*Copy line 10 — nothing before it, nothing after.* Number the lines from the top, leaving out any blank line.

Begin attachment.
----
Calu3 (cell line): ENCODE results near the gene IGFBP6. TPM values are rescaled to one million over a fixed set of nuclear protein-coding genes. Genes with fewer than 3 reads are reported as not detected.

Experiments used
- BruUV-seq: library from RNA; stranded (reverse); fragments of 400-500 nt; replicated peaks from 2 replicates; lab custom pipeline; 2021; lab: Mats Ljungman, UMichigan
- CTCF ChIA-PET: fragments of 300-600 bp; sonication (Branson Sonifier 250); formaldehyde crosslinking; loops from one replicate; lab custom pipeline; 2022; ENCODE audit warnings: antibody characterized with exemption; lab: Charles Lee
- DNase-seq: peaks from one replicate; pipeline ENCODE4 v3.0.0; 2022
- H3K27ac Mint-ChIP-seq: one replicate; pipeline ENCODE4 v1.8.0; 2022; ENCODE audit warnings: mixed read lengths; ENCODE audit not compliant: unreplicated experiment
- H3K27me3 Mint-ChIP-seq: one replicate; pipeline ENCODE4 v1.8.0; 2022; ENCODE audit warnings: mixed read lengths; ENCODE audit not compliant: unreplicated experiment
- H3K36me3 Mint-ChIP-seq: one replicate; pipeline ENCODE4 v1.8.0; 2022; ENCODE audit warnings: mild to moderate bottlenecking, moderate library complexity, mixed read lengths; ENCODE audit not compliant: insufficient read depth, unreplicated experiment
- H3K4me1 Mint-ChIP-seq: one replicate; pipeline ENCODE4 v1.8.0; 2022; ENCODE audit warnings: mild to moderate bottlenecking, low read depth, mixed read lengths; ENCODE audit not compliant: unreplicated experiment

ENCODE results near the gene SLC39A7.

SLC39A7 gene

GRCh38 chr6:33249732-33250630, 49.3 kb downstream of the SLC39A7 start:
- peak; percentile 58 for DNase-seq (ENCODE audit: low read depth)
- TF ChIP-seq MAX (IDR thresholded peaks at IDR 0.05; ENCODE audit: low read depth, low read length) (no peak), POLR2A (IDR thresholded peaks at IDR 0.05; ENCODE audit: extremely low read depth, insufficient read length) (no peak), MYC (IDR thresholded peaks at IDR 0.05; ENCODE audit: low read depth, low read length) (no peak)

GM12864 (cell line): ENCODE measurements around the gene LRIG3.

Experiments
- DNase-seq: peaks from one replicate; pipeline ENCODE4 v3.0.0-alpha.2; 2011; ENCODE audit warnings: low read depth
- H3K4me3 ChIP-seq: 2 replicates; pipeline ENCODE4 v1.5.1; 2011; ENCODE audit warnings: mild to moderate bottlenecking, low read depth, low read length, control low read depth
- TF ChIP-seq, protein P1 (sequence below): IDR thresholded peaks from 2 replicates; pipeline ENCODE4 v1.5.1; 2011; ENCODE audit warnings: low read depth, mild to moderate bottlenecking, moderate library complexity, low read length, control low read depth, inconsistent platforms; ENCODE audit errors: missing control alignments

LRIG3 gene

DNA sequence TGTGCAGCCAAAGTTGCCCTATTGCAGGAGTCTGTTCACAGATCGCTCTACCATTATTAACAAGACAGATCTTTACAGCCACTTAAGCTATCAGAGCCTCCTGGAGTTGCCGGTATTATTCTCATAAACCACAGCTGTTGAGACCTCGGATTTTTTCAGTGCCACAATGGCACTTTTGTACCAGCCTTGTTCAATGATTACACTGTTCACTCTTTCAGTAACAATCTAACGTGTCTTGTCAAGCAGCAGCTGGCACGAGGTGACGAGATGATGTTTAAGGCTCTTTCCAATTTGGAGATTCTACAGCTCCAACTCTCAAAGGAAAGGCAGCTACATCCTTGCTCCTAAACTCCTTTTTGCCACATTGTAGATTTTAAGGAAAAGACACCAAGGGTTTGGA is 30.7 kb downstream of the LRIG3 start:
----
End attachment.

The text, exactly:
ENCODE results near the gene SLC39A7.